What do the kids think? by Melissa Stewart
A couple of weeks ago, I posted this open letter to John Schu, Colby Sharp, Donalyn Miller, and Travis Jonker on my website. And Donalyn kindly invited me to post here, too.
My letter was inspired by my general frustration with the kidlit community’s current focus on narrative nonfiction. Now I openly admit that I, too, like many of these titles. But here’s the thing. I’m not a kid. And what I see is that kids aren’t as excited with these titles as the adult gatekeepers. There’s a disconnect, and I think that needs to be addressed.
So I asked: How do you—dedicated educators who know what gets your students excited—go about finding the right nonfiction book for the kids you serve? Most of the people who responded to my post said something like: “by knowing the kids and their interests.” In other words, it seems that content is king. Do you, readers of Nerdy Book Club, agree?
In the early grades, we know that kids enthusiastically read the Guinness Book of World Records and similar “browsable” nonfiction books. But what would you recommend as a next step for these students? What kinds of nonfiction picture books would also fascinate them? What upper elementary or middle grade nonfiction is most likely to grab their attention?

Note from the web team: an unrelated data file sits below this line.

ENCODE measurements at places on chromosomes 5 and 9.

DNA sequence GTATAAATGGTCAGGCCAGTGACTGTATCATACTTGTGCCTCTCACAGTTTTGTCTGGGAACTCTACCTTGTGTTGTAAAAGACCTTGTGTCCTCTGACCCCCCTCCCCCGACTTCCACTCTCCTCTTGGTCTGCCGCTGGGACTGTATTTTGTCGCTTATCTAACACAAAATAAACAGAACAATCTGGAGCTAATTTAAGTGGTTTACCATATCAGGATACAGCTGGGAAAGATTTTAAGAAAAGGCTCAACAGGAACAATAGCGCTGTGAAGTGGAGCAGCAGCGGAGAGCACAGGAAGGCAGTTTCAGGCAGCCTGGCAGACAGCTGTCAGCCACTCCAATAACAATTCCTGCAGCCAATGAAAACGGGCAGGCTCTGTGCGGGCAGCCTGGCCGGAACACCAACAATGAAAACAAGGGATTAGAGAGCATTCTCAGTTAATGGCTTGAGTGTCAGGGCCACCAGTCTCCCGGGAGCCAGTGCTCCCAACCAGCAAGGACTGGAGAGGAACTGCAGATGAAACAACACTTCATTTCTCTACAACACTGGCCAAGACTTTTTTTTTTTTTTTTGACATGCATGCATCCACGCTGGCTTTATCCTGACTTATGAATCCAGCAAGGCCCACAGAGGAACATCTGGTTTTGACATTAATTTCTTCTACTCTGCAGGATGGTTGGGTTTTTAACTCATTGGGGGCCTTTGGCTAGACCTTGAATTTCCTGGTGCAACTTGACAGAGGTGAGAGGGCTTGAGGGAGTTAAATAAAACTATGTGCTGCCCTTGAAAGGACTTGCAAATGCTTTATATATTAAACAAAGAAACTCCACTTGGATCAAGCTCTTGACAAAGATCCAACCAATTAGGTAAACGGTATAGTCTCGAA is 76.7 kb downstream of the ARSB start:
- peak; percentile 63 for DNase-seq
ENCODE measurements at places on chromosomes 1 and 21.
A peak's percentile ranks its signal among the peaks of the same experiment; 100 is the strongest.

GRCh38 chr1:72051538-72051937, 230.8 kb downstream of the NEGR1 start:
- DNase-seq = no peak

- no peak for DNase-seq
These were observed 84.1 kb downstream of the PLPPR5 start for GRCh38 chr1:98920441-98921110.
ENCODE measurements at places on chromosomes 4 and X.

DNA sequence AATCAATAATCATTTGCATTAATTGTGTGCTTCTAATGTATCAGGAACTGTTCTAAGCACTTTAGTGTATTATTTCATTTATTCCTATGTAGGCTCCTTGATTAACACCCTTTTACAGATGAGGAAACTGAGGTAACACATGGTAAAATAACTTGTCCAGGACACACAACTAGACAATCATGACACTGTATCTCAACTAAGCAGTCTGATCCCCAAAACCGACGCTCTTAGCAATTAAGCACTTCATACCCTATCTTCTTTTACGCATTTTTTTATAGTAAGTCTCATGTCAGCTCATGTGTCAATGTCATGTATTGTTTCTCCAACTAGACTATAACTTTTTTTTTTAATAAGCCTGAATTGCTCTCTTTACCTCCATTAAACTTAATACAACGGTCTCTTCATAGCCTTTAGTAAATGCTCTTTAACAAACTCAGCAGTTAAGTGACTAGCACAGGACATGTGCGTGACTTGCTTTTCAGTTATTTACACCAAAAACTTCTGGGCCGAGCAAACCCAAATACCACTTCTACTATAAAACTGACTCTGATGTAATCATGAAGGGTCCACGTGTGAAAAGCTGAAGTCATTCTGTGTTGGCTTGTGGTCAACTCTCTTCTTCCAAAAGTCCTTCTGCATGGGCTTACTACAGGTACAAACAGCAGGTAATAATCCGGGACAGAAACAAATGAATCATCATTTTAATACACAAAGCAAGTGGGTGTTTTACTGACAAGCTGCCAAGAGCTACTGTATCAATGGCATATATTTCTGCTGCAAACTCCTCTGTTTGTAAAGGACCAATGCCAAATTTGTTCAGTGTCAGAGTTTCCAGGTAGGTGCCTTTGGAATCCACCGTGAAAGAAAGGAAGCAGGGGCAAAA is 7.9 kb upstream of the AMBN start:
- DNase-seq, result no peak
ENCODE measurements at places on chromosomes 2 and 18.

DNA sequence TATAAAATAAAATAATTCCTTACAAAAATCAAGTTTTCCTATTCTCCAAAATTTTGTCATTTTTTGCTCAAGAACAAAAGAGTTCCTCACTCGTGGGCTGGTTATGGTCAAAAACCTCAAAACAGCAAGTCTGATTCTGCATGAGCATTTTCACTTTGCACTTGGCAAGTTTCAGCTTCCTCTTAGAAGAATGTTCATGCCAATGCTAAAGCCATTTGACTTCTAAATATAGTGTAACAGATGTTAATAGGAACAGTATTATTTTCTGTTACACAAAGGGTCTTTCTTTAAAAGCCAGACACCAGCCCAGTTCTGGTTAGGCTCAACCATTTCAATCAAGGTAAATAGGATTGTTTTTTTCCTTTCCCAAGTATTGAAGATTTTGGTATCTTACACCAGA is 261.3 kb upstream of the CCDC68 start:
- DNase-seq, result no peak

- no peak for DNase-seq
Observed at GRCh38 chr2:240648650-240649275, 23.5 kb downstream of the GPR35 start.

Is there a gap in what we offer kids? Do we need a bridge, a stepping stone between the browsable fact books and rich, complex long-form nonfiction? If so, what might that bridge book look like?
What are the best nonfiction books from a young reader’s point of view and how can we give them more of that?
Melissa Stewart is the award-winning author of more than 150 nonfiction books for children. Her lifelong fascination with the natural world led her to earn a B.S. in biology and M.A. in science journalism. When Melissa isn’t writing or speaking to children or educators, she’s usually exploring natural places near her home or around the world. You can find her online at http://celebratescience.blogspot.com and http://www.melissa-stewart.com and on Twitter as @mstewartscience.